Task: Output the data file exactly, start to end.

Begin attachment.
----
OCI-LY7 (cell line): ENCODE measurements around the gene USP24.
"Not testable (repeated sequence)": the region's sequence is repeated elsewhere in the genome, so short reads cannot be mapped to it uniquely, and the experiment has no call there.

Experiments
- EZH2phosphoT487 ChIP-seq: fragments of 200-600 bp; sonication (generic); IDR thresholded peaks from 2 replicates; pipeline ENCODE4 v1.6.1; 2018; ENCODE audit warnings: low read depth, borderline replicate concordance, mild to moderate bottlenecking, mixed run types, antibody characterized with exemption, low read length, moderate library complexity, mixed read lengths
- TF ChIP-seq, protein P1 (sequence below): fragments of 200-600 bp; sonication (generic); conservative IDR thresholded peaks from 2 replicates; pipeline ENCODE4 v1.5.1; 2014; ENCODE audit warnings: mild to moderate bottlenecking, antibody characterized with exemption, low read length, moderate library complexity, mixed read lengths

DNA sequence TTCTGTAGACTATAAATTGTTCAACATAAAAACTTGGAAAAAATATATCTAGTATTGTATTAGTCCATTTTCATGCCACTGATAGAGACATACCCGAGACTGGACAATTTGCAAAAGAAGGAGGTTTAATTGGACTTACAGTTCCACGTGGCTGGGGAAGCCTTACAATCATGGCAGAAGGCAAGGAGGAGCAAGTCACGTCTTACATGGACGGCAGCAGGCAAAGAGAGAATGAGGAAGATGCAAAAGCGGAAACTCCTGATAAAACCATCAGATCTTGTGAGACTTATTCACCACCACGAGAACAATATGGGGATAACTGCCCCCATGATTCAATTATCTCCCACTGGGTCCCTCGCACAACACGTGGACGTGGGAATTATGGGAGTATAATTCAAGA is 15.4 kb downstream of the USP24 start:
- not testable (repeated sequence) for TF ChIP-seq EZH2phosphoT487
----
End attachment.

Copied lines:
OCI-LY7 (cell line): ENCODE measurements around the gene USP24.
"Not testable (repeated sequence)": the region's sequence is repeated elsewhere in the genome, so short reads cannot be mapped to it uniquely, and the experiment has no call there.

Experiments
- EZH2phosphoT487 ChIP-seq: fragments of 200-600 bp; sonication (generic); IDR thresholded peaks from 2 replicates; pipeline ENCODE4 v1.6.1; 2018; ENCODE audit warnings: low read depth, borderline replicate concordance, mild to moderate bottlenecking, mixed run types, antibody characterized with exemption, low read length, moderate library complexity, mixed read lengths
- TF ChIP-seq, protein P1 (sequence below): fragments of 200-600 bp; sonication (generic); conservative IDR thresholded peaks from 2 replicates; pipeline ENCODE4 v1.5.1; 2014; ENCODE audit warnings: mild to moderate bottlenecking, antibody characterized with exemption, low read length, moderate library complexity, mixed read lengths

DNA sequence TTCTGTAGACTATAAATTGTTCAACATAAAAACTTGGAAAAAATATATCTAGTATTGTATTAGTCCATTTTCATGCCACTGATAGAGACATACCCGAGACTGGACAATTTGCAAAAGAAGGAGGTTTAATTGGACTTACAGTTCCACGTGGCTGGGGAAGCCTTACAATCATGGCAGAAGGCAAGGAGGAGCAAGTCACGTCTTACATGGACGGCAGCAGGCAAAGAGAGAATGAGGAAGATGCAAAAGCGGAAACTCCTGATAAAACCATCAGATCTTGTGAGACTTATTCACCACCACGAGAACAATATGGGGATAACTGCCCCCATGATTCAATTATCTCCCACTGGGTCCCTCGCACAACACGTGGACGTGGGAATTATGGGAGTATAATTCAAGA is 15.4 kb downstream of the USP24 start:
- not testable (repeated sequence) for TF ChIP-seq EZH2phosphoT487